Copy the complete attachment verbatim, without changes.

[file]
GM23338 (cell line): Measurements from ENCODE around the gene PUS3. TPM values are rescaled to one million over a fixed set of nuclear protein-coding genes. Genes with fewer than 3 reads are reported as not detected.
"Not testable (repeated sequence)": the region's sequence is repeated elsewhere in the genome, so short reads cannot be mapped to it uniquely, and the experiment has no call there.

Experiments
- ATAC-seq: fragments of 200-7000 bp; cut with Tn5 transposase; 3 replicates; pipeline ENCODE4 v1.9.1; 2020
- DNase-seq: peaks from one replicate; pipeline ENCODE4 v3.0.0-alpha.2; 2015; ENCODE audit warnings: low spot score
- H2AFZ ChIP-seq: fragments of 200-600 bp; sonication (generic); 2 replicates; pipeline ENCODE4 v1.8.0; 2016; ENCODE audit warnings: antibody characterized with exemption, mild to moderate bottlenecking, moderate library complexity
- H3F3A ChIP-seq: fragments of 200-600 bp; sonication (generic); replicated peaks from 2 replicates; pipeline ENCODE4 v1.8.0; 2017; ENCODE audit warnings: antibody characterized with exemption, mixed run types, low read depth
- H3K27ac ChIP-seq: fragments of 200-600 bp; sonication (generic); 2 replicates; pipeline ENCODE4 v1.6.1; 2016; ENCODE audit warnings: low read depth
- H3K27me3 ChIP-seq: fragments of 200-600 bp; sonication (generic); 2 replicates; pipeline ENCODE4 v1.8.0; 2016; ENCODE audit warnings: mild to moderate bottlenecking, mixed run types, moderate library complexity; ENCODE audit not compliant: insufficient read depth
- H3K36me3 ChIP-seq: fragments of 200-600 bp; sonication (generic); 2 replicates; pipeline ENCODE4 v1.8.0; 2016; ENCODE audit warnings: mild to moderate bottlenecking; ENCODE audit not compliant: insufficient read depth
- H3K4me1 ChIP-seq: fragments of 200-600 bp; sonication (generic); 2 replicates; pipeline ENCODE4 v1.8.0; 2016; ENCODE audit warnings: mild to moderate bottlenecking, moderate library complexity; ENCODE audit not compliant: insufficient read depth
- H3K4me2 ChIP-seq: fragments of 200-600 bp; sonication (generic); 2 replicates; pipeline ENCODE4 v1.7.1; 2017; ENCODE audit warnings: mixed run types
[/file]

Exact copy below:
GM23338 (cell line): Measurements from ENCODE around the gene PUS3. TPM values are rescaled to one million over a fixed set of nuclear protein-coding genes. Genes with fewer than 3 reads are reported as not detected.
"Not testable (repeated sequence)": the region's sequence is repeated elsewhere in the genome, so short reads cannot be mapped to it uniquely, and the experiment has no call there.

Experiments
- ATAC-seq: fragments of 200-7000 bp; cut with Tn5 transposase; 3 replicates; pipeline ENCODE4 v1.9.1; 2020
- DNase-seq: peaks from one replicate; pipeline ENCODE4 v3.0.0-alpha.2; 2015; ENCODE audit warnings: low spot score
- H2AFZ ChIP-seq: fragments of 200-600 bp; sonication (generic); 2 replicates; pipeline ENCODE4 v1.8.0; 2016; ENCODE audit warnings: antibody characterized with exemption, mild to moderate bottlenecking, moderate library complexity
- H3F3A ChIP-seq: fragments of 200-600 bp; sonication (generic); replicated peaks from 2 replicates; pipeline ENCODE4 v1.8.0; 2017; ENCODE audit warnings: antibody characterized with exemption, mixed run types, low read depth
- H3K27ac ChIP-seq: fragments of 200-600 bp; sonication (generic); 2 replicates; pipeline ENCODE4 v1.6.1; 2016; ENCODE audit warnings: low read depth
- H3K27me3 ChIP-seq: fragments of 200-600 bp; sonication (generic); 2 replicates; pipeline ENCODE4 v1.8.0; 2016; ENCODE audit warnings: mild to moderate bottlenecking, mixed run types, moderate library complexity; ENCODE audit not compliant: insufficient read depth
- H3K36me3 ChIP-seq: fragments of 200-600 bp; sonication (generic); 2 replicates; pipeline ENCODE4 v1.8.0; 2016; ENCODE audit warnings: mild to moderate bottlenecking; ENCODE audit not compliant: insufficient read depth
- H3K4me1 ChIP-seq: fragments of 200-600 bp; sonication (generic); 2 replicates; pipeline ENCODE4 v1.8.0; 2016; ENCODE audit warnings: mild to moderate bottlenecking, moderate library complexity; ENCODE audit not compliant: insufficient read depth
- H3K4me2 ChIP-seq: fragments of 200-600 bp; sonication (generic); 2 replicates; pipeline ENCODE4 v1.7.1; 2017; ENCODE audit warnings: mixed run types